From “Utter Anxiety and Fear” to “The Smile of Relief”

Transformed from utter anxiety and fear through to the smile of relief – sounds impossible, doesn’t it?

But I have watched it happen in front of my eyes and I have experienced it myself a few times, so I know that it is possible. It is such a simple process yet so hard to describe and even believe.

I have mentioned Robert Ged Hewitt in my previous blogs. He is the facilitator of what he calls “Circling”. In a small group of people, we all get to practice presence. Each of us gets 20 minutes or so to share and we get the full attention of the rest of the group. Something really magical happens in this group as we learn to accept and be with whatever is going on with each one of us at the time.

I like how Robert describes it:

The essence and the engine of Circling is compassionate curiosity. We try (very hard) to drop our normal, habitual way of relating. We suspend our judgments and our need to give advice. We listen to the unhelpful rattle of our minds and choose to ignore them. Instead we turn our attention down into our bodies, to the rhythm of our breath and the beating of our hearts. These things reside exclusively in the present moment and by attending to them, rather than to our thinking, we also become present.

The very act of becoming present has a power of its own. When the person being circled is surrounded by a room that is sitting in presence they feel safe. They feel safe because the usual hum of judgment is absent AND THEY CAN TELL! In this safety they will feel brave enough to ask themselves questions that they would otherwise avoid. They will be prepared to delve deeper into themselves and to be more vulnerable in their expressions of every aspect of themselves.

You can imagine that this is very unusual. In our lives, many conversations simultaneously happen whenever there are groups of people around. I cannot tell you in words but I am profoundly affected when I am being listened to and when I am listening to others.

Today, there are six of us in the room and we have a new person join us today. He comes in and before the circling starts introducing himself as Vincent. Robert then, as always, introduces us to the circling process. Meanwhile, I notice that Melissa looks in a state of complete pain and paralysis. Her eyes are heavy; she keeps rubbing her neck and she looks distraught as if she is not really there.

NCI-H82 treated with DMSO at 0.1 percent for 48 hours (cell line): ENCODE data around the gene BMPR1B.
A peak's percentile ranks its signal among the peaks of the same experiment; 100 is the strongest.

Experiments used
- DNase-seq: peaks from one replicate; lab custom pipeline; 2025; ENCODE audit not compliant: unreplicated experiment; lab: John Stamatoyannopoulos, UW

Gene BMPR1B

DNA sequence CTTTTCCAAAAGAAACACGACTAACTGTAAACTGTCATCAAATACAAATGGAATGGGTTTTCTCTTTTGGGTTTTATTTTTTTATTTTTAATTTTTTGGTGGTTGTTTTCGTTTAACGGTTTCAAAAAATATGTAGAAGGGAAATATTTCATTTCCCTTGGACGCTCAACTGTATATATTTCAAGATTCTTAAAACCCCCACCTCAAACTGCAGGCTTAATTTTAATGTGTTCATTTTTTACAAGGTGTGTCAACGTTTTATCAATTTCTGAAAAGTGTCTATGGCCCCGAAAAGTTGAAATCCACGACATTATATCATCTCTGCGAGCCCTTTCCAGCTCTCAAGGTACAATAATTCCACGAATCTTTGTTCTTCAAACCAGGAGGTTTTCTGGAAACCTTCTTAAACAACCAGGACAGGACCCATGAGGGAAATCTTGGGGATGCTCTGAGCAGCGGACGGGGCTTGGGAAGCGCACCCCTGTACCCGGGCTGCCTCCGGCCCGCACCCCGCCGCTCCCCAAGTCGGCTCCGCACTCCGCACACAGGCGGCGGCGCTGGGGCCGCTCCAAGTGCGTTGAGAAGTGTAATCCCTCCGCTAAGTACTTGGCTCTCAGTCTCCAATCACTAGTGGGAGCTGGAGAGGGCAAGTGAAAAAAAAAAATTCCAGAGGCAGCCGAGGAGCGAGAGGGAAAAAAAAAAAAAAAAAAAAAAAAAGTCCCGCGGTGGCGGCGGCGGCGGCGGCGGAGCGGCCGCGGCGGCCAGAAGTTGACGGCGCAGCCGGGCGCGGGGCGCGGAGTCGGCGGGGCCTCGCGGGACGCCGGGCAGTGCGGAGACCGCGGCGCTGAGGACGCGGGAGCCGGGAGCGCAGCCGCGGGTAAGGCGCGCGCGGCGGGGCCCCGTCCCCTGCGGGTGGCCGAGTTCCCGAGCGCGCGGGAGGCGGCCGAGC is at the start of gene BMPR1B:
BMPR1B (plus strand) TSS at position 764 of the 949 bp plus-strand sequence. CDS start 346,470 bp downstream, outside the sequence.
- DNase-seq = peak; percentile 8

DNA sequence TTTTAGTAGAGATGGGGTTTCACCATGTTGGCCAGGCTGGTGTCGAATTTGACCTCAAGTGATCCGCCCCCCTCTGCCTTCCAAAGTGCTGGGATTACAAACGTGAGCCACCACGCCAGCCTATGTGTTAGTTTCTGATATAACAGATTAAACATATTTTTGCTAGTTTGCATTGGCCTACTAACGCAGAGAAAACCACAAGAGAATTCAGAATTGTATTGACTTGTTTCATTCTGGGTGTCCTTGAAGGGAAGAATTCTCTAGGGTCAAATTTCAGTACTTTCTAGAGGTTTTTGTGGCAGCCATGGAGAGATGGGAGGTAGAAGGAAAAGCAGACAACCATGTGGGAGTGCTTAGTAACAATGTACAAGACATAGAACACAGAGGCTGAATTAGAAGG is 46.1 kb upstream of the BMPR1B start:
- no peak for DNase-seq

When she starts to be circled. I can see how hard it is for her. She finds it hard to say words. Her body is in a contracted position and she is looking down and inward. We are quiet and being there for her. There is no pressure for her to say anything at all. Her circle is her own creation – whatever she chooses, we support her. After a few moments of silence, she says that she is completely triggered by the name Vincent. She says that her neck is completely stiff and her eyes and head are very heavy.  She says that her neck hurts and her whole body is in a trauma response state. We ask her where in her body she feels the pain; this gentle prodding encourages her to be present to her state. Her courage and willingness to be uncomfortable inspires me.

Vincent responds really well to this. He knows that this is not about him so he allows her to be, and stays present to the process.

There is an immense amount of space in the group for her to be with her feelings; for her to be present and not try to suppress her pain or try to create a story around it. So she goes deeper into her pain; she allows herself to cry, and she allows her body to contract, to freeze and every other way it expresses the pain…

For a moment, it feels like this pain would linger forever but suddenly the air changes in the room; Melissa looks at all of us and smiles.. and her face lights up. I am amazed. She broke the barrier of the pain; she is still shaken but she went through it and somehow it transformed… True magic.


I have tried to understand this; I find it amazed that true surrender to the pain transforms it. It feels counter-intuitive and yet, works every time. In my blog Owning my Trauma, Owning my needs, I have gone through a similar process myself and have transformed what felt like a near-death state into a smile of relief myself.

The problem is that we live in a society that teaches us to avoid pain so it feels very hard to do this but I can tell you that resisting pain is worse because it keeps the pain lingering.

Do you surrender to pain?

Do you allow it to transform?